There was no sign of blue at the green debate on Thursday, April 22nd.
The Tories couldn’t field a representative to sit on the panel alongside the other two main-party PPCs, Labour’s Gillian Merron and Liberal Democrat’s Reg Shore.
Karl McCartney, the Tory PPC for Lincoln, tweeted at the eleventh hour: “Unfortunately Roger Helmer MEP my replacement for tonight’s environment debate has let me know he now is unavailable to attend…”
Transition’s Lincoln branch organised the debate. Transition is a group that promotes sustainable living in local communities. It was held at the University of Lincoln’s Cargill lecture theatre, drawing a fairly large attendance – filling three quarters of the room.
The absence of Roger Helmer, a Tory member of the European Parliament who is sceptical of mankind’s influence on climate change, narrowed the paramaters for debate, given the relative consensus between Labour and Lib Dems.
A film by Transition on local sustainability, climate change, and the work they do was shown to the audience before the debate at 8pm.
Chaired by professor Richard Keeble of the Lincoln School of Journalism, the event started with opening statments from Merron and Shore.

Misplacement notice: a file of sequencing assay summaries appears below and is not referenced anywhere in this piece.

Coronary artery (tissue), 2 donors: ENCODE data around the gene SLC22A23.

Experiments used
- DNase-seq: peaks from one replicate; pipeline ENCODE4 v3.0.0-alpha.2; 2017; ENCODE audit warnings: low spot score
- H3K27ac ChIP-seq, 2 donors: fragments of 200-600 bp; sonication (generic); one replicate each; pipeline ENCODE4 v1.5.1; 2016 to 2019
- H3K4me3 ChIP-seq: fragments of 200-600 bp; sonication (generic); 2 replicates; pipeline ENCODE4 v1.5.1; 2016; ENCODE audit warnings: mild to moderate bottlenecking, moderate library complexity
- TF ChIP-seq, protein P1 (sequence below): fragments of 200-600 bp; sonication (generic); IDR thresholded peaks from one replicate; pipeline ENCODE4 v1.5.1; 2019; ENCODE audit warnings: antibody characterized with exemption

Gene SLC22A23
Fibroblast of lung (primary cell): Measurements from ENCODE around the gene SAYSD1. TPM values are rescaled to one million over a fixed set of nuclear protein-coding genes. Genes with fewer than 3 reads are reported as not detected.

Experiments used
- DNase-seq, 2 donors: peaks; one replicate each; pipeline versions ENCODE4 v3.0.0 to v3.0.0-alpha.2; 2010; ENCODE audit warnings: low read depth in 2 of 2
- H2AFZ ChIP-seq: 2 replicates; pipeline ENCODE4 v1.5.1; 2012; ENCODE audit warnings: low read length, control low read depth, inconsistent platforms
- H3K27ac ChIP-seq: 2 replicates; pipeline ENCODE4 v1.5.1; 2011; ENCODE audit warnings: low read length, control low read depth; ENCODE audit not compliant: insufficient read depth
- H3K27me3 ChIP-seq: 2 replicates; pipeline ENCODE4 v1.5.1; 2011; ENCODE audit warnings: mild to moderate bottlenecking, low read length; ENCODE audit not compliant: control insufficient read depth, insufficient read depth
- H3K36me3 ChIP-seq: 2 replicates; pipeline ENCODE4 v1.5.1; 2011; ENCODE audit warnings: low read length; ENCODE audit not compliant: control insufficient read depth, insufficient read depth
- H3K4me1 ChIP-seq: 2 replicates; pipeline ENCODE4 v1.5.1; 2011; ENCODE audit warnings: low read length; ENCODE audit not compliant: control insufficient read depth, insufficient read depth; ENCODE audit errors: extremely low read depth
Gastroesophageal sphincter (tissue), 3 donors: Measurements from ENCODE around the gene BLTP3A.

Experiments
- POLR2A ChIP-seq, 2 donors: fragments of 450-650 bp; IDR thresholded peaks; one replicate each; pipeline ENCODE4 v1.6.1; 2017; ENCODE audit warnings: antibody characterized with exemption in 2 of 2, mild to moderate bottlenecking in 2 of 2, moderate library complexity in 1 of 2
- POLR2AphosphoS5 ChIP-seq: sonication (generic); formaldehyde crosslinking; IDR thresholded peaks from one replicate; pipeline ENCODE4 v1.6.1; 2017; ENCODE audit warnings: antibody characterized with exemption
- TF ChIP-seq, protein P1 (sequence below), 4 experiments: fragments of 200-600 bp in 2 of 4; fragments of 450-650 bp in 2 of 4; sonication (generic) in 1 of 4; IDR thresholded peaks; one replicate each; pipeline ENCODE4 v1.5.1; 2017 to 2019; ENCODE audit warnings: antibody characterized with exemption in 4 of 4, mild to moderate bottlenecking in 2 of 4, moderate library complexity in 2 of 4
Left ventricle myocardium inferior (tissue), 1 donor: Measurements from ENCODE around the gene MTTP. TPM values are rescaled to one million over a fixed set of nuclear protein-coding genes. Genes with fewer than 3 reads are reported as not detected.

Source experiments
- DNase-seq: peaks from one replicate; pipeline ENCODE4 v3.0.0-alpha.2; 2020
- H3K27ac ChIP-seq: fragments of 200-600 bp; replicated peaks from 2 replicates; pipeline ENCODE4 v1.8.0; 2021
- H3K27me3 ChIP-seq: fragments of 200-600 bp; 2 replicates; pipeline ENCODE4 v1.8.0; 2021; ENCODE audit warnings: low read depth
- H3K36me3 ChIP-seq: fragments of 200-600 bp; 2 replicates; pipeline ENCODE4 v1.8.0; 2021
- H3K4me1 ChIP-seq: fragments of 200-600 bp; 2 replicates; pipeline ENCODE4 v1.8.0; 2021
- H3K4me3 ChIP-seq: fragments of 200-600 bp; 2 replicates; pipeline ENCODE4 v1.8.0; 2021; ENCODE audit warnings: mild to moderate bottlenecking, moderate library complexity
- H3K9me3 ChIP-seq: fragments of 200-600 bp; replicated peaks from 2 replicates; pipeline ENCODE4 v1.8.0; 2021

Merron claimed that Britain is “a world leader on climate change” referring to Labour’s commitments under the climate change act to cut carbon emissions by a third by 2020, then by a further 80% by 2050.
She said: “We’re moving from a high carbon economy, to a low carbon economy – creating jobs, supporting our environment, supporting the economy, but also, I would say, securing…our food and energy supplies for this country for the future.”
On the Copenhagen summit, Merron praised Gordon Brown for bringing China and the US together in an agreement, though she described the outcome as “not exactly what we wanted”.
Reg Shore opened by boldly stating: “The Lib Dem position on green issues is second to none. I’m very proud to stand here and say that we are absolutely perfect on that level.”
He referred to the Lib Dem’s ‘warm home’ policy, which aims to have every British home insulated by 2020.
“We want to decrease emissions by 40% by 2020, and we want a carbon neutral country – that’s a 100% target – by 2050. Now, that clearly sounds a massive aim for everyone to actually pick up. But I believe that we’ve got the genius in this country to succeed,” Shore said, outlining more Lib Dem policy.
Questions from the audience had been written on slips of paper before the debate started, so Prof Keeble put some of these to the candidates. On top of this, the audience were allowed to interject with comments and follow-up questions.
The candidates touched on national and international issues, like nuclear power – which both oppose – and global poverty, as well as local issues, like improving cycle paths and the proposed return of horse-racing to the west common – which again, both PPCs opposed.Tweet